Proposal of EU talks put forward mainly to promote discussions

A workgroup on foreign affairs within the Icelandic Progressive Party has suggested that the party should put membership negotiation with the European Union on the agenda during this term. The Progressive Party holds its general meeting this weekend and members of the party will decide during it whether they support this suggestion or not. However, the chairman of the workgroup, Ármann Höskuldsson, said in an interview today with the Icelandic radio station Bylgjan that these suggestions were mainly put forward to promote discussions during the meeting about matters concerning Iceland and the EU. He also said in a TV interview with Stöð 2 this evening that he did not expect the suggestions to be approved as the workgroup has recommended.

But in any case the Progressive Party as such has not decided to put negotiations with the EU on the agenda or any such thing. So far it has merely been suggested by the workgroup on foreign affairs. The members of this workgroup were neither elected nor hand picked for the job. On the contrary any member of the Progressive Party could join it according to Siv Friðleifsdóttir, MP for the party, in an interview with Bylgjan today. One of its members was the chairman of the European Movement in Iceland who is a member of the party.

It was made clear today that the leadership of the Progressive Party had as such nothing to do with these suggestions according to the online version of the Icelandic newspaper Morgunblaðið. Also the vice chairman of the party and Minister of Agriculture, Guðni Ágústsson, has declared his absolute opposition to them. He also said today that there are simply no reasons for Iceland to consider joining the EU. The chairman of the party, Halldór Ásgrímsson Prime Minister, has refused to comment on the issue saying he will discuss it during the meeting.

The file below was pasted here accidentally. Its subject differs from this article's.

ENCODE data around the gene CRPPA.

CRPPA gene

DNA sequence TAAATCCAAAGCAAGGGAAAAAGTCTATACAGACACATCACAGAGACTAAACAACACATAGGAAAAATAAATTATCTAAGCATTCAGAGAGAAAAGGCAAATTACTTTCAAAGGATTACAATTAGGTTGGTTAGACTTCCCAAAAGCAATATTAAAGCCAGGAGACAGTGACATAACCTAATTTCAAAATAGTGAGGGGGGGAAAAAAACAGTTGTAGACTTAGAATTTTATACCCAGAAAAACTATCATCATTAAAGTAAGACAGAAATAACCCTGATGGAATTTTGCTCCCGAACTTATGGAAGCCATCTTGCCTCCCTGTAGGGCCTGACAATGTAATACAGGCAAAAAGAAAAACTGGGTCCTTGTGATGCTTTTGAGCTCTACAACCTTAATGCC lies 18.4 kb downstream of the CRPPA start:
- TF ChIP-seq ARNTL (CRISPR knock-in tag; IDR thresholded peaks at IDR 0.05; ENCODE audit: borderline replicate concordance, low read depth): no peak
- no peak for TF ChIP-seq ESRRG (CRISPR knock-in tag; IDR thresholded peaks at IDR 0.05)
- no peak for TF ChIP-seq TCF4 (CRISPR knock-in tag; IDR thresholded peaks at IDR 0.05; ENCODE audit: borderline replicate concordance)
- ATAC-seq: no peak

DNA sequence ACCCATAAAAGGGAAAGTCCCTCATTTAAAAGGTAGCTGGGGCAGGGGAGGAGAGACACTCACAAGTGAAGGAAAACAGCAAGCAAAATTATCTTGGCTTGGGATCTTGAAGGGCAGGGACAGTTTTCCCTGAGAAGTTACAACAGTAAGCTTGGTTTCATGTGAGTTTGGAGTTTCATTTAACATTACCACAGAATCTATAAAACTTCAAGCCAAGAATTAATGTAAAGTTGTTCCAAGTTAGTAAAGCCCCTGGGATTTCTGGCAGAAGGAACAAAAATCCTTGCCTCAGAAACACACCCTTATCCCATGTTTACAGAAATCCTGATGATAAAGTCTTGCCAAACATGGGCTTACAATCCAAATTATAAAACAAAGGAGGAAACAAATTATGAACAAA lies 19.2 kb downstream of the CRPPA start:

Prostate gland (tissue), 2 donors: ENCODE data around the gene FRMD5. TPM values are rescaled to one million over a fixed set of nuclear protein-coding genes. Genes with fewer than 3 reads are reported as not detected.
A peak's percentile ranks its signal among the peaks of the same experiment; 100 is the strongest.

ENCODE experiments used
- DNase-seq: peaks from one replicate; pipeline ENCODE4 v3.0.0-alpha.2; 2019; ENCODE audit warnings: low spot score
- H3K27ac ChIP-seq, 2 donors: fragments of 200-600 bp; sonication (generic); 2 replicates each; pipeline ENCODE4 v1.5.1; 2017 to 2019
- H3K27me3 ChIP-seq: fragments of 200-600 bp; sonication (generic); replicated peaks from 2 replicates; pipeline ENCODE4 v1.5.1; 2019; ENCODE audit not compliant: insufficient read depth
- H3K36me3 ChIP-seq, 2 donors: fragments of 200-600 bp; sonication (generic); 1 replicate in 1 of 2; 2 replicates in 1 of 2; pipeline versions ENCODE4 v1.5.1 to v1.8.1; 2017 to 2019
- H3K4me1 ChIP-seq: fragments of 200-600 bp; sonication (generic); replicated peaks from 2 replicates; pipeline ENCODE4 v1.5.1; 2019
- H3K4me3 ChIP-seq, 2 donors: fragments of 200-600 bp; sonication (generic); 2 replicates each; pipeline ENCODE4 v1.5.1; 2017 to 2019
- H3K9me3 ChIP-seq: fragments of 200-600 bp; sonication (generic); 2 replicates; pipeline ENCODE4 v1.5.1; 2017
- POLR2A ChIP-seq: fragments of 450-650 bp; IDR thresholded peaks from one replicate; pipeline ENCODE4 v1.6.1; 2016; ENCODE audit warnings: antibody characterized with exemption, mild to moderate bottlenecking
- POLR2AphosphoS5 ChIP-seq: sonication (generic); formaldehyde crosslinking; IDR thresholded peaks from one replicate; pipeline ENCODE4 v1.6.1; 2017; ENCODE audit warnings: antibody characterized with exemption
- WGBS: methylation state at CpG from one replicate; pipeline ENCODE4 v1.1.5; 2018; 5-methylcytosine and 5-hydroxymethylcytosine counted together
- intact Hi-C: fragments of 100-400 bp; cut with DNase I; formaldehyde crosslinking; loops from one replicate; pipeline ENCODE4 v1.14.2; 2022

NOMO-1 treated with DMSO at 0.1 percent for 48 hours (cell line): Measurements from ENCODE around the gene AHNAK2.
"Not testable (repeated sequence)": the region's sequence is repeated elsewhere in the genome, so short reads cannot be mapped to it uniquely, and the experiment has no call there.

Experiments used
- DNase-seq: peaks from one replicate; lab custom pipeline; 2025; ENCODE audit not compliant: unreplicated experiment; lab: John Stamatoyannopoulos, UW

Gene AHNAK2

Jón Kristjánsson, the Icelandic Minister of Health and MP for the Progressive Party, said in an interview with the National Broadcasting Service this afternoon that if these suggestions would be approved during the general meeting it would be a clear violation of the pact between the two parties forming the present coalition government in Iceland, the Progressive Party itself and the Independence Party, which states that EU membership is not on the agenda. He also said that all there was on the agenda was to fulfill the pact throughout this term.

And Árni Magnússon, the Icelandic Minister of Social Affairs and MP for the Progressive Party, said this evening in a TV interview with Stöð 2 that he was opposed to membership talks with the EU. That means three out of five ministers of the party have today openly expressed their opposition to the suggestions. It is also clear that there is a tough resistance to any such suggestions among common members of the party.

But even if these suggestions would be approved by the members of the Progressive Party during the meeting this weekend, which is far from being certain, it is hard to imagine them to come true considering many reason and not the least the fact that the Independence Party is utterly against EU membership.

Besides, how could the Progressive Party put membership talks with the EU on the agenda in the government if at least three out of its five ministers are opposed to the idea?

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